This summer, four times more rain than normal fell on southern Pakistan, causing widespread flooding that left a third of the country underwater. The scale is hard to wrap your head around: The deluge has affected 33 million people — 15 percent of Pakistan’s population — and has turned villages into isolated islands. The death toll stands at 1,500.

It sounds like just the kind of unfathomable disaster that wouldn’t have happened without climate change. According to new research released on Thursday, the hotter planet played a role by making the flooding worse — though it wasn’t the only factor.

Scientists from the World Weather Attribution group found that climate change likely intensified the overall rain by 50 percent this summer. At the monsoon’s worst — the heaviest five-day period in the southern provinces of Baluchistan and Sindh — it’s believed that global warming increased the total rain by up to 75 percent.

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This summer (call it danger season) has been filled with drought, fires, floods, and other unusual extreme weather. Researchers have been drawing more and more connections to the overheating planet. The heat wave that sizzled across India and Pakistan this spring, bringing temperatures above 100 degrees F for days, was made 30 times more likely because of greenhouse gas emissions, according to World Weather Attribution. The group also found that the record-breaking July heat wave in the United Kingdom would have been “extremely unlikely” without climate change.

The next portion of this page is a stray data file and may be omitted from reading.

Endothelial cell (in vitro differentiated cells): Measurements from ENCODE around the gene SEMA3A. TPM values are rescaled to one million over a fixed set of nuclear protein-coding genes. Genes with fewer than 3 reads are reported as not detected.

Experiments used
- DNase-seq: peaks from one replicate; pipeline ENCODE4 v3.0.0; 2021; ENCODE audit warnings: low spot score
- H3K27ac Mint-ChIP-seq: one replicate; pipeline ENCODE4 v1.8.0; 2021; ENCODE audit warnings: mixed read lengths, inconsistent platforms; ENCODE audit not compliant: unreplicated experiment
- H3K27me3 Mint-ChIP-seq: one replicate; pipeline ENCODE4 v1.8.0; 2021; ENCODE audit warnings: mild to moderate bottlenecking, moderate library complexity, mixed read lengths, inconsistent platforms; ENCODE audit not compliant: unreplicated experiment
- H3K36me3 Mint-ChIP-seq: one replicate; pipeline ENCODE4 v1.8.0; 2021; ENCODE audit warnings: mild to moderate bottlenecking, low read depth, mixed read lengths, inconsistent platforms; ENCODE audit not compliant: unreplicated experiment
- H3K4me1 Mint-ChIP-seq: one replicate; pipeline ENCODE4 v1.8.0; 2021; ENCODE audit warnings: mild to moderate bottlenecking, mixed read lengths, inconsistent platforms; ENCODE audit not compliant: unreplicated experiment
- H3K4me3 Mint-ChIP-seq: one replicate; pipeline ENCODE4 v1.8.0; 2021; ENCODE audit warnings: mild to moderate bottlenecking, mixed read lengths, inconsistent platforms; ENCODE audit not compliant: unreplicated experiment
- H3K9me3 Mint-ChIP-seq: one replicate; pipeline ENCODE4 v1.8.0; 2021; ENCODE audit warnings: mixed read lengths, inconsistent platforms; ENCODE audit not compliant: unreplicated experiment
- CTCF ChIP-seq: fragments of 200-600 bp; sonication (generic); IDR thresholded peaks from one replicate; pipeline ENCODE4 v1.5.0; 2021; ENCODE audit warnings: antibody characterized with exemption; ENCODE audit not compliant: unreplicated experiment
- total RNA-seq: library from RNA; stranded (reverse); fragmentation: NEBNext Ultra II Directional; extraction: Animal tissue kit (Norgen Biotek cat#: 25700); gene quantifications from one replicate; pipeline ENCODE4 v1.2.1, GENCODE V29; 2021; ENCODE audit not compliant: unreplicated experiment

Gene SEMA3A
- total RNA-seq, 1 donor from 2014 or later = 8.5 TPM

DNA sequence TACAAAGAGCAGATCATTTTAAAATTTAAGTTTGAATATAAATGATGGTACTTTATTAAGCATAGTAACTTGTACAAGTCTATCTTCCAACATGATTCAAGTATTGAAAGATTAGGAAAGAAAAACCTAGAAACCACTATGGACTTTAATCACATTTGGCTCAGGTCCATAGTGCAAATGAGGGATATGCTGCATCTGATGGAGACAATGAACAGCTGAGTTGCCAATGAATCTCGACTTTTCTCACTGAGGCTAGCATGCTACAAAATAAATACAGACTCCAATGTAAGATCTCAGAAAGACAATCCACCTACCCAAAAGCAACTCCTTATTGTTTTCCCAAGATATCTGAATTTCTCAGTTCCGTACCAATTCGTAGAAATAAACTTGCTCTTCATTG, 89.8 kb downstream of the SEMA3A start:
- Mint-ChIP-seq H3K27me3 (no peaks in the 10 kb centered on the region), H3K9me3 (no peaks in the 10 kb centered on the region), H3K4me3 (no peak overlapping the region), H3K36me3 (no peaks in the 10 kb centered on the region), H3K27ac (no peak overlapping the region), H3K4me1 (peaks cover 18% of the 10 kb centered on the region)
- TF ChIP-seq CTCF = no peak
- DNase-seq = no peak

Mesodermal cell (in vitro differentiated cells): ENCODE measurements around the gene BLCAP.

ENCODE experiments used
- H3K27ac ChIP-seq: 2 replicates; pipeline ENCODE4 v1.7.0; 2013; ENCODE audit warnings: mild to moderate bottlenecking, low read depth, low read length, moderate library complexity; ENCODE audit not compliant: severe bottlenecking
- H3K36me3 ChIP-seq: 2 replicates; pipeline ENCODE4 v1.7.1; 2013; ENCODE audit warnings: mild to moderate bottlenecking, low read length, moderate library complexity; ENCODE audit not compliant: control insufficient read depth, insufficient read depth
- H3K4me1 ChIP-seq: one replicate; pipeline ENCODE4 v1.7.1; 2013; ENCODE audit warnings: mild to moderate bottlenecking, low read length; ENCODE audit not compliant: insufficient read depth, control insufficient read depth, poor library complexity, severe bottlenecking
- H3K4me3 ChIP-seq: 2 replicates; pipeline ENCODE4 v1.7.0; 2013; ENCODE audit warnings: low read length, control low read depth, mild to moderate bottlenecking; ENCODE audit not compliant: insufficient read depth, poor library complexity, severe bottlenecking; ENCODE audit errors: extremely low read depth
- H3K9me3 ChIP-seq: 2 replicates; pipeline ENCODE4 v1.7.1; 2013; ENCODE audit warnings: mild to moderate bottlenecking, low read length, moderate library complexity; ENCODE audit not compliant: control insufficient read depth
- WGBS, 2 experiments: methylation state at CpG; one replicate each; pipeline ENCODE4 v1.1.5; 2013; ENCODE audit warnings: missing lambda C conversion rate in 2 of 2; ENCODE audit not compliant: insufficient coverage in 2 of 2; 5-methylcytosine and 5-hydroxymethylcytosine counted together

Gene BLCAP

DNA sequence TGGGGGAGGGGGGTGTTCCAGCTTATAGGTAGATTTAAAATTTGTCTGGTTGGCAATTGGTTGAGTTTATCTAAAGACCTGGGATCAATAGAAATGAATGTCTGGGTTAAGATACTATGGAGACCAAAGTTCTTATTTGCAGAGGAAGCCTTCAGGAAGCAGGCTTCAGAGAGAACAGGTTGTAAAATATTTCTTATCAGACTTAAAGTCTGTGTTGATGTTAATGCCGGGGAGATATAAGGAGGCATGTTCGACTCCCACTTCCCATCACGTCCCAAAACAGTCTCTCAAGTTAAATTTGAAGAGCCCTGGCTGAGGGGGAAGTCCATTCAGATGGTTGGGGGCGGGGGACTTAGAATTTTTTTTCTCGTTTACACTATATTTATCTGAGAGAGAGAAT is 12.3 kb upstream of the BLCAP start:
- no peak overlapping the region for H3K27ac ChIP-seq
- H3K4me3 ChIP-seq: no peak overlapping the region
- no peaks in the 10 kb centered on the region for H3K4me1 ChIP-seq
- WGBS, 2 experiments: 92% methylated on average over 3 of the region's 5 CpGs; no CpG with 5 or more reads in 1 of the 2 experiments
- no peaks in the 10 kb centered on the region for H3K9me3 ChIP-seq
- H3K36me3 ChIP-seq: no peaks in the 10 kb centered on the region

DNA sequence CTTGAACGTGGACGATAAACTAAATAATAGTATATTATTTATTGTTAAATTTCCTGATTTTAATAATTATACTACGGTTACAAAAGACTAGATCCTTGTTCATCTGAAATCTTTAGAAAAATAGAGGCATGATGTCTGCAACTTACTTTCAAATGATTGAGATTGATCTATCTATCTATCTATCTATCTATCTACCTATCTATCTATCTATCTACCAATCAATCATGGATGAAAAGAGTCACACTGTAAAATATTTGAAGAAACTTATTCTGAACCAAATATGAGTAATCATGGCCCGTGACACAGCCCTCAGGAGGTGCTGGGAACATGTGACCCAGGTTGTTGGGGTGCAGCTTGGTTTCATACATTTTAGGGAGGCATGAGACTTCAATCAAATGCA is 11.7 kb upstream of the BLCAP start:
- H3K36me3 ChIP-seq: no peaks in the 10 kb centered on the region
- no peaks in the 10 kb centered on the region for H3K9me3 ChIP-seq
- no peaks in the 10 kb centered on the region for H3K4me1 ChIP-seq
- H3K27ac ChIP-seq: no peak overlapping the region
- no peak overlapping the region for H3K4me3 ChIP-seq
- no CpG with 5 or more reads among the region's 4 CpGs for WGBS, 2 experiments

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Earlier events primed Pakistan for devastation, some of them related to the changing climate. For example, the conditions for a wetter-than-usual monsoon season were amped up by hotter-than-usual weather, because warmer air can hold more moisture. 

But a humanitarian crisis isn’t created by weather alone — it’s also created by structural failures to protect people living in harm’s way. The research found that the devastation in Pakistan was driven largely by the country’s outdated river management system and how close people lived to floodplains. A high poverty rate, along with political and economic instability, made Pakistan further unprepared to deal with the magnitude of this year’s monsoon rains. The average income is just over $1,500 per person, while it’s closer to $2,300 in neighboring India, according to data from the World Bank.

“It is important to remember that this disaster was the result of a vulnerability that was constructed over many, many years and shouldn’t be seen historically as the outcome of one sporadic sudden event,” Ayesha Siddiqi, a University of Cambridge researcher involved in the analysis, told the Washington Post.

Scientists managed to complete this research while the catastrophe in Pakistan was still unfolding. By comparing established models of a world without climate change to the real world, they were able to release a rapid-fire analysis of global warming’s role. The thinking behind this kind of swift attribution study, which isn’t subject to the usual rigorous and slow-moving peer review process, is that it can help people see climate change not as a future threat, but as a present danger. 

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Studying the disaster is one thing; dealing with its fallout is another. Though the floodwaters in Pakistan are beginning to recede, it could be months until the country fully dries up. The rains are estimated to have caused $10 billion worth of damage, leaving Pakistan, a country that emits less than 1 percent of global greenhouse gas emissions but is one of the most vulnerable to climate change, dealing with the consequences of mainly wealthier countries’ emissions.